The Love Watts Project
Growing increasingly bored with this formula, Watson decided to use his little corner of the digital world to share images and art that resonated with him. And people, including Rihanna, happened to like them.
Since then, having amassed an ample following on Instagram over the last couple of years, Watson has used his platform as a mechanism of accessibility and exposure for artists and art fans alike. Now he’s taking this ethos to the next level with his new venture, The Love Watts Project. Selling limited edition prints from emerging and established artists from all over the world for $45, and for a period of 24 hours only, the project gives a wide platform to both established and emerging artists from all over the world, while also redefining conventional curatorial practices.
“Simply put, art is now, and always has been a luxury,” says the Instagrammer-turned-curator. “Growing up in New York, young, poor and black, I did not have the opportunity or exposure as a child to appreciate art, let alone be a part of its community.”
But The Love Watts project is changing that. And we’re into it.
As this particular project demonstrates, what is the importance of valuing a work of art itself over its perceived commercial worth?
Art should first be loved for itself and for the personal meaning understood by the observer. We set up this project with flat pricing to reflect a more egalitarian approach to the art world. Don’t get me wrong, I think it’s fantastic that art can be appreciated as an investment, as well as a passion, but we cannot forget that what makes art special should have nothing to do with the price—only the emotion.
If you could change one thing about the role social media plays in the art world, what would it be? Why?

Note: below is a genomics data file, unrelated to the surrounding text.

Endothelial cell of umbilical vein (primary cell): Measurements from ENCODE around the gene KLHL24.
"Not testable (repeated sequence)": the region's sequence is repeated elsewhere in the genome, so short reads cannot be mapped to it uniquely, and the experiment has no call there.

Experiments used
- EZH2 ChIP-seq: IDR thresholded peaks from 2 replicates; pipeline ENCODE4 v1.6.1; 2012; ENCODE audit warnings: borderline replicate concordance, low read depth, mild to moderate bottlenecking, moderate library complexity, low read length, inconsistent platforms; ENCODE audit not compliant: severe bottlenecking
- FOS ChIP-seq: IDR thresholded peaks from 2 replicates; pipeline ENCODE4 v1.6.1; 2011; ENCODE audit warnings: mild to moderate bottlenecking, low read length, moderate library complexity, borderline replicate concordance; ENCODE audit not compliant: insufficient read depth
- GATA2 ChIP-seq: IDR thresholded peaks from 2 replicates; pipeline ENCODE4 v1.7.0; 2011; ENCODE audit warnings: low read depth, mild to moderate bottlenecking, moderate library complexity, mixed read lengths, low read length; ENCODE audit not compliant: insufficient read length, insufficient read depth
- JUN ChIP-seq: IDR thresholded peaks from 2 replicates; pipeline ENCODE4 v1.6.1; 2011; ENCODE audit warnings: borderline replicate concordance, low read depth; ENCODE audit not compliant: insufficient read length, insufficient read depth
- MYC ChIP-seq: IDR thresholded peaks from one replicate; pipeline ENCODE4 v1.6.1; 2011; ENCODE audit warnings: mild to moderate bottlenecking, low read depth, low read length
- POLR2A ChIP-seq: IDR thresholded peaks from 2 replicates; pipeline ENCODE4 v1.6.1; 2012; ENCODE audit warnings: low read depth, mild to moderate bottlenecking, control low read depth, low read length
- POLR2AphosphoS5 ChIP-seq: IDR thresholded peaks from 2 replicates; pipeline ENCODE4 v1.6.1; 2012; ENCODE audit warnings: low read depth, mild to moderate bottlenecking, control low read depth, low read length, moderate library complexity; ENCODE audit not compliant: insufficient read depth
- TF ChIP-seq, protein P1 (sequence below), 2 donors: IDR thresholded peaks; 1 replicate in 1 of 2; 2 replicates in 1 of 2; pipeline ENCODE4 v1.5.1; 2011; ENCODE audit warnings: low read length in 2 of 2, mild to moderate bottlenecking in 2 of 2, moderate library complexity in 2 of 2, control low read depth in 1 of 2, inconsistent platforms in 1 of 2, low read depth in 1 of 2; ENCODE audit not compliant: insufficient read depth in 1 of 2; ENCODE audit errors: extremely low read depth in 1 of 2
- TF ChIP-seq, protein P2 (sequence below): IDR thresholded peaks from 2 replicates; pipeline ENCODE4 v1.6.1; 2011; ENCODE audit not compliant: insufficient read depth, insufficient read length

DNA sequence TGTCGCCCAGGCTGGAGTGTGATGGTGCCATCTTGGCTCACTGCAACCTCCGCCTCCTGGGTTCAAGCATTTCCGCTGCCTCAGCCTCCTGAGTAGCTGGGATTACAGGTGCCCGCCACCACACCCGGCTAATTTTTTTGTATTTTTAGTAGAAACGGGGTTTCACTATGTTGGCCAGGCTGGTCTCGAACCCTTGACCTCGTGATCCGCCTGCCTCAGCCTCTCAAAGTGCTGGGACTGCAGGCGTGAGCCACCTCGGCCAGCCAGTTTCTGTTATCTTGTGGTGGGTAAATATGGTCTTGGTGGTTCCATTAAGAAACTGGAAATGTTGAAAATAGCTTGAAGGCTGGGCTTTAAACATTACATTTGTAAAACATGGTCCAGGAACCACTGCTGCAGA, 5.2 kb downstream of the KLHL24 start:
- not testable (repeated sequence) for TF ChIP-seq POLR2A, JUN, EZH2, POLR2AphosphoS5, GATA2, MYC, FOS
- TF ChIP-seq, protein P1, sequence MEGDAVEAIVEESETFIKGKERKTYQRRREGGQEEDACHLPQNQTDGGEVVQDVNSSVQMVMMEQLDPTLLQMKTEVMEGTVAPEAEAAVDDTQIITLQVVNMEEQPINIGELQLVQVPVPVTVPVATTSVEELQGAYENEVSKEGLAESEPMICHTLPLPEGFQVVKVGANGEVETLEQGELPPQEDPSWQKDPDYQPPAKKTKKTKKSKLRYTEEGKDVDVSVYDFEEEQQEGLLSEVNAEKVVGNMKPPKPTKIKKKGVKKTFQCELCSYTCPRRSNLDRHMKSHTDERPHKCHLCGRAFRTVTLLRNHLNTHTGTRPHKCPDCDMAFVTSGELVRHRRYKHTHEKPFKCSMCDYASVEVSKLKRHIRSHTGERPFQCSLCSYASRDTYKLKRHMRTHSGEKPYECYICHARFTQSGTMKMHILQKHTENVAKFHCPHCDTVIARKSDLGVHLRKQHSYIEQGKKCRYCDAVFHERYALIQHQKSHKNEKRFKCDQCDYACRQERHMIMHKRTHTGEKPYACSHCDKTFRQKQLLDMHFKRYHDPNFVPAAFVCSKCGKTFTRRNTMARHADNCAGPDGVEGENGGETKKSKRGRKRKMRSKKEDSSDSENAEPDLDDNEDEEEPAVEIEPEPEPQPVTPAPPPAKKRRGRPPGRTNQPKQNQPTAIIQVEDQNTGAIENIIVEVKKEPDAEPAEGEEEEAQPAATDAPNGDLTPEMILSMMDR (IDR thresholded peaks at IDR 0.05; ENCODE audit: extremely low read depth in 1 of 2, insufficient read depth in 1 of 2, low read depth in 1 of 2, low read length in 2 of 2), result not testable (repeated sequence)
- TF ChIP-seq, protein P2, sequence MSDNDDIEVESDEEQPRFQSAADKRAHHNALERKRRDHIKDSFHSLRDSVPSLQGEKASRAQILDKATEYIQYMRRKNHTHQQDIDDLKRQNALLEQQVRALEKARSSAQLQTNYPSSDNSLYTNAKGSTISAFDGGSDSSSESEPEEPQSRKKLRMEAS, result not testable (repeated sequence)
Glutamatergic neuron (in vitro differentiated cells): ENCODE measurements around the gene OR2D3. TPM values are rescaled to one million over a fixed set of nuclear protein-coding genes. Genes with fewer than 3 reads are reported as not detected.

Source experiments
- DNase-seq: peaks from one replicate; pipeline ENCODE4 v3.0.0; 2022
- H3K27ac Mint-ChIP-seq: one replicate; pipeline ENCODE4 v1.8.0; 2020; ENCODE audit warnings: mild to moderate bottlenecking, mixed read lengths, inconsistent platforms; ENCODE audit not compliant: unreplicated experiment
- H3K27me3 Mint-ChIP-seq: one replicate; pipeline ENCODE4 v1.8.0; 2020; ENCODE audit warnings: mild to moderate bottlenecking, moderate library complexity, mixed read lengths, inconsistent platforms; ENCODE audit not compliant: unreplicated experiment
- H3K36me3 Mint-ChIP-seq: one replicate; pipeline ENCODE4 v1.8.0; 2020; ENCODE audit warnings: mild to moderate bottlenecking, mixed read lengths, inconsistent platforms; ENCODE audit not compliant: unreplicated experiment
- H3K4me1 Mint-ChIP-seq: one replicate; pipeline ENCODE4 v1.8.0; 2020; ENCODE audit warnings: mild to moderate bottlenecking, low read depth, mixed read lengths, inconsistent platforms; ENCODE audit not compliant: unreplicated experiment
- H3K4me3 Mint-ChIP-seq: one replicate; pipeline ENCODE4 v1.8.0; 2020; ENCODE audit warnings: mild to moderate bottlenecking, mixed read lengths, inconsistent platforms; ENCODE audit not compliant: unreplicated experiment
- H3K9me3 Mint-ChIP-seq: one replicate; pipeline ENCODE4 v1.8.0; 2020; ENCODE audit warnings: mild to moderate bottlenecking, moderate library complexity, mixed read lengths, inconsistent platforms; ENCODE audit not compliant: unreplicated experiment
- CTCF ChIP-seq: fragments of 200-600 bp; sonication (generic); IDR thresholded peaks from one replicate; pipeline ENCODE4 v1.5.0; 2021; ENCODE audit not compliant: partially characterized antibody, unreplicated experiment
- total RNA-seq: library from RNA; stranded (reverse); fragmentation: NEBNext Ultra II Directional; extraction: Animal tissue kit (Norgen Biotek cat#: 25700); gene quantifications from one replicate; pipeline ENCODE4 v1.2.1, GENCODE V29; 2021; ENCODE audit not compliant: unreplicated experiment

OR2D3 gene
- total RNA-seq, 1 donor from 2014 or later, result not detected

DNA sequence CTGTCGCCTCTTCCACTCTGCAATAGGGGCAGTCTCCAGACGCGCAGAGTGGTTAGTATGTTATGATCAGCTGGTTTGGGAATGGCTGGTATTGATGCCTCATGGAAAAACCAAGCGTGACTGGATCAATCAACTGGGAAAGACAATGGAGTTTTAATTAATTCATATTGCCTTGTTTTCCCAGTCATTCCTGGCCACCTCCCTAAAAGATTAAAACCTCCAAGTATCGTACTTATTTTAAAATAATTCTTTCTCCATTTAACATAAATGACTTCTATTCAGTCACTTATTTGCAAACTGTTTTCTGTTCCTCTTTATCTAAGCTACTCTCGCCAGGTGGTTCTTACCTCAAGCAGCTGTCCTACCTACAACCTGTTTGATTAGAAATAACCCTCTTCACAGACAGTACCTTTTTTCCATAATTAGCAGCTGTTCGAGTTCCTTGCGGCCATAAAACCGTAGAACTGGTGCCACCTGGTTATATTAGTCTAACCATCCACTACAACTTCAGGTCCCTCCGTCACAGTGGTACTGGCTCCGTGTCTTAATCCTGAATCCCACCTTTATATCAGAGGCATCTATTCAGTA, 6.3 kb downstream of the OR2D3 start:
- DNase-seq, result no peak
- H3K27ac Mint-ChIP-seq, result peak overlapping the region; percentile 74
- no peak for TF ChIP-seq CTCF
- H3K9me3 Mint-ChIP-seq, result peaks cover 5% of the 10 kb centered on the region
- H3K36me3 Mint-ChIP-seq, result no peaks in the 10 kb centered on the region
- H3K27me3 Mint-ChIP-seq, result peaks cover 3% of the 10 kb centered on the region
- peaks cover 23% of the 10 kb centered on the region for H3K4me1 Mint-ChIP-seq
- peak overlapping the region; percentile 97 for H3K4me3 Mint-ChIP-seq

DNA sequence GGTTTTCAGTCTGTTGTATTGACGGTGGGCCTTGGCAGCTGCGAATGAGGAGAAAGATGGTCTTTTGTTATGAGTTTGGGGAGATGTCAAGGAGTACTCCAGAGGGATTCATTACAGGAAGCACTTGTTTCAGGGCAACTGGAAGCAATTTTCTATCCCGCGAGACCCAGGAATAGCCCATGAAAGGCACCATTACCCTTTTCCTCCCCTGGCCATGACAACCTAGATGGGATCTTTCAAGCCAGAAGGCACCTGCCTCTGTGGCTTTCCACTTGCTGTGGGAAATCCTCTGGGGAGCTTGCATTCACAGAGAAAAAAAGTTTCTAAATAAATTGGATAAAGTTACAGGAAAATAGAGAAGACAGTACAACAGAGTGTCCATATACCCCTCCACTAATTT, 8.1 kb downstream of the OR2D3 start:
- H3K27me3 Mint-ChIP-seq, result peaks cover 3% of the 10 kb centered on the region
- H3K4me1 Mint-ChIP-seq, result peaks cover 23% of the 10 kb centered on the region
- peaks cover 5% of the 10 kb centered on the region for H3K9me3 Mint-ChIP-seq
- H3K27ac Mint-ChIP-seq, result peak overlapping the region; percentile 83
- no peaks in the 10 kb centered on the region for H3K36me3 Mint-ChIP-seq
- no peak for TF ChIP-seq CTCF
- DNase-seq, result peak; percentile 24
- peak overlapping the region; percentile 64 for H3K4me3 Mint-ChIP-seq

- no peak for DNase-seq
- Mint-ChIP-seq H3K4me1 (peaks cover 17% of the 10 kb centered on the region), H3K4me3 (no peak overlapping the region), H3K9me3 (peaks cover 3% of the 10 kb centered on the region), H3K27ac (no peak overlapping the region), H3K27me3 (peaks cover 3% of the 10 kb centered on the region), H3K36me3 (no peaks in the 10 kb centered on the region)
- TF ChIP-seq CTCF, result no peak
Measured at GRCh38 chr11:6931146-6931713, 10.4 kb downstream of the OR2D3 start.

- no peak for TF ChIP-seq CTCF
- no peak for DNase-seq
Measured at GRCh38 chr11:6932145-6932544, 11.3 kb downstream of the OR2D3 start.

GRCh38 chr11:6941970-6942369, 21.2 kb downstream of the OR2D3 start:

I think that leads to the larger question: is there such a thing as too much content? I would say that with social media comes an overabundance of information and ideas, which is great. But often times, what people see is void of context and the artists intentions can sometimes be lost in the noise of something unintended. I don’t think there’s a fix to this ‘problem,’ and I don’t feel overwhelmed to change it. Our culture is evolving quickly because of digital innovation, and we are just a reflection of that.
Describe your Instagram aesthetic with one movie.
What is the significance of access in the philosophy of The Love Watts Project?
Without access, is there existence? The Love Watts project aims to promote emerging artists and provide greater access to established artists, all at the same price of $45. Providing access is the cornerstone of our objective.
Describe the selection process for the artists involved in this project? What traits do you look for?
There is no particular aesthetic that we look for. We work with artists that have a particular voice that we believe in. We love difference in voices, opinions and application, and our selection will always reflect that.
From your experience, what’s the most photogenic city in the word?
What artistic period do you identify with the most?
The inaccessibility of high art has had such a disparate impact on our culture that, I am honestly loving this very moment that we are living in right now. This is the first time that I've seen and felt such acceptance and willingness to learn; the first time I’ve seen true freedom of artistic medium, outside of canvas and stone; the first time I've been allowed to participate and become part of the conversation.
Painting by Honey Forestier; courtesy of @love.watts.